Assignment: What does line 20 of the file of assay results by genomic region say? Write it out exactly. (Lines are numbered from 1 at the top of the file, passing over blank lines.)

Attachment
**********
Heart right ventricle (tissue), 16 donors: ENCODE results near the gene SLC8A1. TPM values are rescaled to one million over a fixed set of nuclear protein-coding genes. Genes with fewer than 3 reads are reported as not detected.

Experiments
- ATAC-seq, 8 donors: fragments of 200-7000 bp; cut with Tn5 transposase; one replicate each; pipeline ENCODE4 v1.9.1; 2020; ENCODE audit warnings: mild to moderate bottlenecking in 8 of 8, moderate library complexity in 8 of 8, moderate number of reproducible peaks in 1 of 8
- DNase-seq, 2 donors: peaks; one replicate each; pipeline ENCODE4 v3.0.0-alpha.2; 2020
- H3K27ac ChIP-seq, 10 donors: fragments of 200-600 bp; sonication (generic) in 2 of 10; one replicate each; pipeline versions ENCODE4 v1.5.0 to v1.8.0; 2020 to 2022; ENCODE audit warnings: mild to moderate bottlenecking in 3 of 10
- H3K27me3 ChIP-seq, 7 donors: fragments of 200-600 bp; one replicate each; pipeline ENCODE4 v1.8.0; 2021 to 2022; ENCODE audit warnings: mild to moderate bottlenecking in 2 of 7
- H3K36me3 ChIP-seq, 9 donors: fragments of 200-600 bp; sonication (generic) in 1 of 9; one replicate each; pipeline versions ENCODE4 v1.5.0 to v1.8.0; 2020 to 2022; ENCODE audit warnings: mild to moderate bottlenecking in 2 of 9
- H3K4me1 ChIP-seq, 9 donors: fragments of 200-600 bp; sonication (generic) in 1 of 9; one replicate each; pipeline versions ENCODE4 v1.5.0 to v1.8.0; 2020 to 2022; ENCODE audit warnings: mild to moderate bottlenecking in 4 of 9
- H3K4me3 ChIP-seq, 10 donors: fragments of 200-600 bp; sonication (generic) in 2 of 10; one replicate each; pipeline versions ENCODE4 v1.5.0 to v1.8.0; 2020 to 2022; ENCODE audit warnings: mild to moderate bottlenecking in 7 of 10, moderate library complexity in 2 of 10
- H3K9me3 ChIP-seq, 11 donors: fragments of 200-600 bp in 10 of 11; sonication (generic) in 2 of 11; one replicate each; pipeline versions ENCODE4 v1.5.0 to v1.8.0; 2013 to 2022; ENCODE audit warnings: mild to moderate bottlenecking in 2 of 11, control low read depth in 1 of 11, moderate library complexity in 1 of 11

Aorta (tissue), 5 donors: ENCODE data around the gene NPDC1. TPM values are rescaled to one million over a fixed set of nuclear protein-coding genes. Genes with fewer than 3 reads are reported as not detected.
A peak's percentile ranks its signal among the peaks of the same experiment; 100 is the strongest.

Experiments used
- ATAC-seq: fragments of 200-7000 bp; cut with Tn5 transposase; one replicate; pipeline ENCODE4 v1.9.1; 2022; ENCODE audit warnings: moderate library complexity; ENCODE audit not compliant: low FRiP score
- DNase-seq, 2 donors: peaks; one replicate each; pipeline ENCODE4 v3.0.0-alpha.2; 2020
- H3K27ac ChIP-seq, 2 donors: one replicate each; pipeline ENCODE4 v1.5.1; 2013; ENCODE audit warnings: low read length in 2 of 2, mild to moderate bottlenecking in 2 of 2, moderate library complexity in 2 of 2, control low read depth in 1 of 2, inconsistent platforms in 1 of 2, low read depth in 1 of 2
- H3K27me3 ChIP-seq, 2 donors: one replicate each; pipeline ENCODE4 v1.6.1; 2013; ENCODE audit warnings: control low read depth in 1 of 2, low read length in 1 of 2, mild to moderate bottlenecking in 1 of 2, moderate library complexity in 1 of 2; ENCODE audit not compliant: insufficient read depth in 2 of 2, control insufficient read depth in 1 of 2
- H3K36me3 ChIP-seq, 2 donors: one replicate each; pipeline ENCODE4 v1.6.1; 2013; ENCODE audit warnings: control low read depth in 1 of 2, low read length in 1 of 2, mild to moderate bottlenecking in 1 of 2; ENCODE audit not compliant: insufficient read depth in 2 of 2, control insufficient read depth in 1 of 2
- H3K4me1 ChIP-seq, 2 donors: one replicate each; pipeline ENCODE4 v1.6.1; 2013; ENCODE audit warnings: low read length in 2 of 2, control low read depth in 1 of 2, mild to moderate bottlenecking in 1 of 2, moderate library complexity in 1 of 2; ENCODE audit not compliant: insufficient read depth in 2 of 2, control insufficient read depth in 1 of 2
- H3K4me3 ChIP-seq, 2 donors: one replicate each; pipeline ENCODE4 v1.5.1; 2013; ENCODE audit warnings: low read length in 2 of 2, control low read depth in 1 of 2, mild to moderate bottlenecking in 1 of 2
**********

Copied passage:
- H3K4me3 ChIP-seq, 2 donors: one replicate each; pipeline ENCODE4 v1.5.1; 2013; ENCODE audit warnings: low read length in 2 of 2, control low read depth in 1 of 2, mild to moderate bottlenecking in 1 of 2